As Spotify prepares to go public, with massive losses forecast in its near-future, can the music streaming platform ever hope to turn a profit?
We now have a date for Spotify’s debut on Wall Street.
Yesterday, during its inaugural “Investor Day,” the company announced that it would go public on April 3rd. Much to the chagrin of independent musicians and songwriters, it also confirmed that it would double-down on its freemium model. Spotify claims it’s a “vastly effective gateway” to its Premium service.
Spotify’s direct listing: not about pomp or circumstance.
The live-streamed presentation featured top company executives, including CEO Daniel Ek and senior execs Paul Vogel and Seth Farbman. They plugged the streaming music’s platforms’ services and its future.
Wearing a casual white T-shirt and matching sneakers, Ek told the crowd of investors,
“For us, going public has never been about the pomp or circumstance of it all.”
Emphasizing his “enormous respect” for the New York Stock Exchange, Daniel Ek explained why his company pursued a direct listing.
“You won’t see us ringing any bells or throwing any parties… The traditional model for taking a company public isn’t good for us.”
Ek also confirmed that Spotify now has 71 million subscribers, 3,500 employees, and over 35 million tracks. In addition, he dismissed the notion that the company would sell any direct stock to investors.
“Since Spotify isn’t selling any stock, we are entirely focused on the on the long-term performance of the business. The most important day isn’t our listing day — but the day after and the day after that.”
According to Variety, company executives discussed three main elements of the streaming music service. They emphasized the service’s availability on all major platforms as well as how users can customize listening experiences. To improve the service, the executives reiterated how the service collects data on users’ habits. And, during the presentation, Spotify’s Chief Product Officer, Gustav Sodorstrom, spent considerable time discussing the company’s Freemium service.
Why the company will double-down on Freemium.
Explaining the three reasons the company will spend time building up its Freemium service, Sodostrom first told investors that it allows them to reach “millions of consumers… on the fence about paying for music.” Freemium brings them into the service’s ecosystem. Second, it allows the company to collect data and “learn from the biggest possible group of music fans in the world.” Third, with new consumers hooked, Spotify will play “a much bigger part of their lives.” The more they engage with music on the service, the more they discover “that music is an important part of their life worth paying for.”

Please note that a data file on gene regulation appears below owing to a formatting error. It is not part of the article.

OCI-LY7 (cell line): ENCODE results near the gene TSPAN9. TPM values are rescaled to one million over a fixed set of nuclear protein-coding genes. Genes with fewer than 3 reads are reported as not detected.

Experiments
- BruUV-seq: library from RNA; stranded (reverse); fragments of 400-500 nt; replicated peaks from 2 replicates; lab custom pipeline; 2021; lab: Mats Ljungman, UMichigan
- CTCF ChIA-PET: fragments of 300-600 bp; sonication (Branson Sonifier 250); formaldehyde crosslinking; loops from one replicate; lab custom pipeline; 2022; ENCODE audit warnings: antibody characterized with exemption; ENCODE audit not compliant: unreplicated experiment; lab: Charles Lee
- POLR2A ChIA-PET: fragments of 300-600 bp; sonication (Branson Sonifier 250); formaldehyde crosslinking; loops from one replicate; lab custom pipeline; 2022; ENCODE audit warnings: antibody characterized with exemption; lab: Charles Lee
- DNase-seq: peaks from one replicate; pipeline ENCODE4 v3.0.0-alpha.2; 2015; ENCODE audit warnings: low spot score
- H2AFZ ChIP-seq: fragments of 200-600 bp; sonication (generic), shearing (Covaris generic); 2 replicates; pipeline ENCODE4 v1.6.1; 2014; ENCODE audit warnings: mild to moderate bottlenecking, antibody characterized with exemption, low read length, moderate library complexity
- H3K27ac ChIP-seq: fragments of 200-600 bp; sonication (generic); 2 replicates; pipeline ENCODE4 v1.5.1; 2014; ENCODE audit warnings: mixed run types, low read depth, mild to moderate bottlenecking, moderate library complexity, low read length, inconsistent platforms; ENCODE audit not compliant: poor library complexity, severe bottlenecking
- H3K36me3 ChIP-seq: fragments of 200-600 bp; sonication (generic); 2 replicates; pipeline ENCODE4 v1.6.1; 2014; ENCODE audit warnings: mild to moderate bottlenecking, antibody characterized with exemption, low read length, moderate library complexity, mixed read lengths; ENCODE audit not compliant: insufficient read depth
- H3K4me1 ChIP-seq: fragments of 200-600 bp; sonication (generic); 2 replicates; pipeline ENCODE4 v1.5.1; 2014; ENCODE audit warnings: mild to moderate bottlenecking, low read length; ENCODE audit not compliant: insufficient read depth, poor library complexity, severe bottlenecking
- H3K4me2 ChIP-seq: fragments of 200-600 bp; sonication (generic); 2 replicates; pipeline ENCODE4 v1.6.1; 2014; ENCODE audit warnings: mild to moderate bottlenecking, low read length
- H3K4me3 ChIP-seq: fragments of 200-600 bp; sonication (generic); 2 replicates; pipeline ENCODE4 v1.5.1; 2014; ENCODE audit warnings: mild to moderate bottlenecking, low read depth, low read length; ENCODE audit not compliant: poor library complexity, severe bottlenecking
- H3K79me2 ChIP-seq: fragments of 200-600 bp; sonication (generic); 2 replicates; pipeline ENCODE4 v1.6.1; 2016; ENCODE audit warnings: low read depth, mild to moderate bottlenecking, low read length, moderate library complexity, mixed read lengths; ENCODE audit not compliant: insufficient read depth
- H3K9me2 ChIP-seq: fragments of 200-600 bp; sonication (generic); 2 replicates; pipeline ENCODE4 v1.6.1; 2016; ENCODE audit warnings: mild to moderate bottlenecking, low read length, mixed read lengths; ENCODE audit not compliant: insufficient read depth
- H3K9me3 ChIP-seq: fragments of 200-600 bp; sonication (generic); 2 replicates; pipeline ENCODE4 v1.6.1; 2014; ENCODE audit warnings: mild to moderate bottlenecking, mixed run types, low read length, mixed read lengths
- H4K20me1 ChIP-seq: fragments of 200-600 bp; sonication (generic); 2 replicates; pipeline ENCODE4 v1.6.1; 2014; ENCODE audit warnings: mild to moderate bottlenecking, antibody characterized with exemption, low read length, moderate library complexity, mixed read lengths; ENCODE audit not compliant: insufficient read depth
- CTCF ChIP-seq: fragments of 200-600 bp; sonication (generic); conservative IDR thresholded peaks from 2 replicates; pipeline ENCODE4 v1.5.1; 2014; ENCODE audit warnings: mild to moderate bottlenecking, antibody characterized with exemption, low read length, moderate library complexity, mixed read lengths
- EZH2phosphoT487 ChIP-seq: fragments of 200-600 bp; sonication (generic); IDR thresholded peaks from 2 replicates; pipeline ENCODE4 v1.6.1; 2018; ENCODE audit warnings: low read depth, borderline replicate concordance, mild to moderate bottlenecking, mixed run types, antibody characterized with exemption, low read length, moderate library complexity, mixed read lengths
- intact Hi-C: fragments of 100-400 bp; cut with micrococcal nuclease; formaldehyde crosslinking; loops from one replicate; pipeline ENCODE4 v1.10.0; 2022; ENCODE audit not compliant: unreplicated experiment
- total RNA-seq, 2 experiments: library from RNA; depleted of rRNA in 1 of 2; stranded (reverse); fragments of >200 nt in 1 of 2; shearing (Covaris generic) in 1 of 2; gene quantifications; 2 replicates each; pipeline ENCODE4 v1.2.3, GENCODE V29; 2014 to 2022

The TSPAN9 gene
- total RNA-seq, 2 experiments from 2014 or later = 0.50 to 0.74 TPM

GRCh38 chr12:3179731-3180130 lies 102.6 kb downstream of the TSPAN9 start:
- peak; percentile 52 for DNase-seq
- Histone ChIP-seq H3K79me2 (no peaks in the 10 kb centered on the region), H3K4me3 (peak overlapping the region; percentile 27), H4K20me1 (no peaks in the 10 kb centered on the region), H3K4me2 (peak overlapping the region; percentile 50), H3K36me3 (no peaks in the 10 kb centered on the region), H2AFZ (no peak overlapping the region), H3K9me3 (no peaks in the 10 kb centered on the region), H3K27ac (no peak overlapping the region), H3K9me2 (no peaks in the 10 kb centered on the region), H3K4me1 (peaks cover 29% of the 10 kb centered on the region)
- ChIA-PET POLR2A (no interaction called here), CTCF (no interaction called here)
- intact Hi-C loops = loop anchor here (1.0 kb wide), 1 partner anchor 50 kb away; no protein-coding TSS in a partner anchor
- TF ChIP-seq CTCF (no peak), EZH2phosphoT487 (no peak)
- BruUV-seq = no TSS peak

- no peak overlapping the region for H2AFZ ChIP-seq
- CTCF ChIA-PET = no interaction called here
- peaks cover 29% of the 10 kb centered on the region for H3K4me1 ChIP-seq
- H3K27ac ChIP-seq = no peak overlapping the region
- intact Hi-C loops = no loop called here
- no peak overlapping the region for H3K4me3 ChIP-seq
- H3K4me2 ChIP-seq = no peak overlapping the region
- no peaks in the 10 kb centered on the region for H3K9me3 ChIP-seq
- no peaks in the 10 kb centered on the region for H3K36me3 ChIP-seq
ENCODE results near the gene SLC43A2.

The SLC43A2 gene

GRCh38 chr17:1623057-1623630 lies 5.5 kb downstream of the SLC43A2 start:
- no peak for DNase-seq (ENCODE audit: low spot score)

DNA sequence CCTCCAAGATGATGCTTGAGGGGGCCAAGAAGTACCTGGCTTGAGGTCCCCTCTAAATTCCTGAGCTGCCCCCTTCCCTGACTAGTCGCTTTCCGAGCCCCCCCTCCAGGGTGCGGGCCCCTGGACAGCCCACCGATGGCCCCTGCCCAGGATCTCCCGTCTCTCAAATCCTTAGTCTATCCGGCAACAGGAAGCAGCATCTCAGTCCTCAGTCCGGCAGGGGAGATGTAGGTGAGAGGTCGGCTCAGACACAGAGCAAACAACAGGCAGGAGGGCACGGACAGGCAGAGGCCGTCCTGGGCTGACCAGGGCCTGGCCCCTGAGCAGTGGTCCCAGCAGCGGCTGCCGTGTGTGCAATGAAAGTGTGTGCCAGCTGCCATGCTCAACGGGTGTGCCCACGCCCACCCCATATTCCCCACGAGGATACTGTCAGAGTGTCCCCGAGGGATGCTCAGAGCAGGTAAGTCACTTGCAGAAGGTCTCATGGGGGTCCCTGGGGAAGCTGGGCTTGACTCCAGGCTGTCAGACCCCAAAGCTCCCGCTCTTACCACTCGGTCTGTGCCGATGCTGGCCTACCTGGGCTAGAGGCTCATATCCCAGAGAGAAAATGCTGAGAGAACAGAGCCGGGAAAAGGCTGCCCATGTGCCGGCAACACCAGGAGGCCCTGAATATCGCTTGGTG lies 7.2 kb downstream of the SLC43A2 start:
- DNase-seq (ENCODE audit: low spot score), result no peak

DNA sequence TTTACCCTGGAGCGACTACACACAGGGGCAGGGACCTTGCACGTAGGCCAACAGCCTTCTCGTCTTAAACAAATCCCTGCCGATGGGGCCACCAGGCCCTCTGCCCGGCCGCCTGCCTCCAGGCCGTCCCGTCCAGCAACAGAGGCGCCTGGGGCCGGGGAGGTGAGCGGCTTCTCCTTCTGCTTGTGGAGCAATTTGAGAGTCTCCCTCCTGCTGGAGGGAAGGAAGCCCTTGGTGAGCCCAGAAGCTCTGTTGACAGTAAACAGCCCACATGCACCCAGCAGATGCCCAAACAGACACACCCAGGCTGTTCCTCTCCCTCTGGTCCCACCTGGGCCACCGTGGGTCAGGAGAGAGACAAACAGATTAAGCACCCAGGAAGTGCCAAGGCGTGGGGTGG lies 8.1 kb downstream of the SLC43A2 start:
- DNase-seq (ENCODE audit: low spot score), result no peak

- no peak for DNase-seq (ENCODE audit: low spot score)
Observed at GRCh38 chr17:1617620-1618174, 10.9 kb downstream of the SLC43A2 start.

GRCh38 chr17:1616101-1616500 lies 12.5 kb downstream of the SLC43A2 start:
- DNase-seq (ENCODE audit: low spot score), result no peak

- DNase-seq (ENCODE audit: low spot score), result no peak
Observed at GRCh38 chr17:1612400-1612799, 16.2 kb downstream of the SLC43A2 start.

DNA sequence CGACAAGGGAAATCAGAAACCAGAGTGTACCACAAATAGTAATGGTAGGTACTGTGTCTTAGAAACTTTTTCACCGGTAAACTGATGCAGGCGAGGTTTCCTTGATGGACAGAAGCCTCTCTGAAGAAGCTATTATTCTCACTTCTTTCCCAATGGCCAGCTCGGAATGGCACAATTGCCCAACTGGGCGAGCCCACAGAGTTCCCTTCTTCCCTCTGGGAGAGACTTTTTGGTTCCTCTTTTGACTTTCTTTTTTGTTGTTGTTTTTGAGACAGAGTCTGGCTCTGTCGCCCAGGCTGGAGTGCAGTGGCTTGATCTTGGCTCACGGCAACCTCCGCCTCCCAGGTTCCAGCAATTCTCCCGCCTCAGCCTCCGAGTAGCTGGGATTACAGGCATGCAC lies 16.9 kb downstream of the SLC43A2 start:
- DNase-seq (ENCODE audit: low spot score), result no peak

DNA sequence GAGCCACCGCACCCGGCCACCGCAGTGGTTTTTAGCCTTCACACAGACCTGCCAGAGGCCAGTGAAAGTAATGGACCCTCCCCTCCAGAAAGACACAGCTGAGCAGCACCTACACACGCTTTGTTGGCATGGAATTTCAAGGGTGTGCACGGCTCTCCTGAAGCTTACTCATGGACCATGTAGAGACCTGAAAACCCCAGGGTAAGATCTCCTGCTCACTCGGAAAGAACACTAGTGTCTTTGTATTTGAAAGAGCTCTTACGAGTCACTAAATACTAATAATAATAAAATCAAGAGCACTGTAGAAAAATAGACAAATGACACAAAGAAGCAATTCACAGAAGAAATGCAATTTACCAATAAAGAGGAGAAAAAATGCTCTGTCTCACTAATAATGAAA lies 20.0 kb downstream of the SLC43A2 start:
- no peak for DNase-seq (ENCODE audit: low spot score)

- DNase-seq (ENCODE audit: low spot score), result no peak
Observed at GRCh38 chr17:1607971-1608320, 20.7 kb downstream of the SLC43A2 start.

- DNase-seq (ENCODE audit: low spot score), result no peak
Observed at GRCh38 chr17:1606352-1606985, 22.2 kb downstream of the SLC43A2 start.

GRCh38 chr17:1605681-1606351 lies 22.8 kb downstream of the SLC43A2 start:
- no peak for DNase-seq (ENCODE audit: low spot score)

Not everyone bought Sodorstrom’s arguments, though. DJ Gareth Emery, founder of bitcoin-based streaming music platform Choon, decried the company’s emphasis on Freemium. In a post on Digital Music News, he lambasted Spotify’s emphasis on rewarding big record labels over individual artists.
“Spotify has always been run for the benefit of the major record labels… which artists get crumbs from the table.
“The whole system is cloaked in secrecy, nobody knows how much they’re going to get paid or when. It can take over a year to get paid for a stream, and up to two years. Even with over a million listeners, and tens of millions of streams, I couldn’t rely on Spotify for an income – so it blows my mind how smaller artists are supposed to manage.”
Emery has over 1.1 million followers on Spotify.
In response to artists’ claims of low payouts, Daniel Ek told investors that the company aims to enable “1 million people to live from music.” Yet, Gareth Emery has a point. Spotify itself may not know how to earn money from Freemium, let alone fairly pay independent artists.
Has Freemium become Spotify’s Achilles’ heel?
According to Business Insider, after customers subscribe to Premium, it takes 12 months for the company to recover the costs from Freemium listening. Why? The company has to pay an equal amount of music licensing fees and royalties on every song streamed. Spotify CFO Barry McCarthy told investors,
“The ad-supported service is also a subsidy program that offsets the cost of new user acquisition.”
This explains why the company lost $1.5 billion on $5 billion in revenue last year alone. McCarthy previously worked as the CFO of Netflix from 1999 to 2010.
Yet, just like with Netflix, he expects Spotify’s eventual scale to offset major losses. Spinning the findings, McCarthy shared the following slide with investors yesterday:
Let’s face it: Spotify won’t ever become profitable. At least, not anytime soon.
350 shareholders and investors had attended the nearly three-hour long event. The Financial Times likened the event to a casual TED Talk. Variety called it “numbing” and filled with “extensive repetition.”
Prior to its April 3rd listing, Spotify will issue its financial projections on March 26th.
Calling the streaming music platform an unsustainable mess, Emery added,
“You’ve got companies like Spotify, who are selling an intangible product with virtually no delivery costs, yet still lose more and more money each year. That in alone is madness… We need to smash the old system, disrupt the hell out of it, and build a new music industry from the ground up: and that is exactly what we’re doing to do.”
As McCarthy’s slide clearly demonstrates, investors should brace for even wider losses before Spotify could ever hope to turn a profit. That is, if it actually figures out how.
Featured image by Sam valadi (CC by 2.0)